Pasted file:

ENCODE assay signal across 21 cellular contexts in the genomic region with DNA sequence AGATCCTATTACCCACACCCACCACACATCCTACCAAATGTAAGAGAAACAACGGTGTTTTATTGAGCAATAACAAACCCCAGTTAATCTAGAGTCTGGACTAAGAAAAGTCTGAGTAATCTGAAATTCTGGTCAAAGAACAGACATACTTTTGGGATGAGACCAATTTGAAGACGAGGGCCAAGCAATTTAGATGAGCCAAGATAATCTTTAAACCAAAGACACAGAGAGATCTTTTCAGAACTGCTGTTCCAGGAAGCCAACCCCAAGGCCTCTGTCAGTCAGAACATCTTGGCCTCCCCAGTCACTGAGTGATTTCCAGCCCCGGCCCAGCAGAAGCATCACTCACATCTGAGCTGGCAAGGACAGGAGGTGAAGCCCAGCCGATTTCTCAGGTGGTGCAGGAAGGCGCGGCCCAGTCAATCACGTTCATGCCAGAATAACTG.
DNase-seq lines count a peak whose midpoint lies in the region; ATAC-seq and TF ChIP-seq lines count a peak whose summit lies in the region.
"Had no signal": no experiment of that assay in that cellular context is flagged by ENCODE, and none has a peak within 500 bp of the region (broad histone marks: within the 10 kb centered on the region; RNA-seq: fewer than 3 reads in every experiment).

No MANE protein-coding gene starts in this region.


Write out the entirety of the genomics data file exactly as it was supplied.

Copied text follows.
ENCODE assay signal across 21 cellular contexts in the genomic region with DNA sequence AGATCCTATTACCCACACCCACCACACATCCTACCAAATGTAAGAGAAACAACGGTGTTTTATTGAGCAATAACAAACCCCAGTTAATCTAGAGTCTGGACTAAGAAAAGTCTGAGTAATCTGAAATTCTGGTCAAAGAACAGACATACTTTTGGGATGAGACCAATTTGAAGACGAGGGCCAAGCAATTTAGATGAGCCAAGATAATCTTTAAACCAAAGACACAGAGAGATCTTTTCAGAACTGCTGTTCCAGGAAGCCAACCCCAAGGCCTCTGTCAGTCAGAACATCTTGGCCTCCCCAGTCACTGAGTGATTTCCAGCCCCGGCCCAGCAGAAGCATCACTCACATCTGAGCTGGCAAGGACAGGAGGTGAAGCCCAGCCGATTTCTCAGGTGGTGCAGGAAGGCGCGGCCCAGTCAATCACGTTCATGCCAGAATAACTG.
DNase-seq lines count a peak whose midpoint lies in the region; ATAC-seq and TF ChIP-seq lines count a peak whose summit lies in the region.
"Had no signal": no experiment of that assay in that cellular context is flagged by ENCODE, and none has a peak within 500 bp of the region (broad histone marks: within the 10 kb centered on the region; RNA-seq: fewer than 3 reads in every experiment).

No MANE protein-coding gene starts in this region.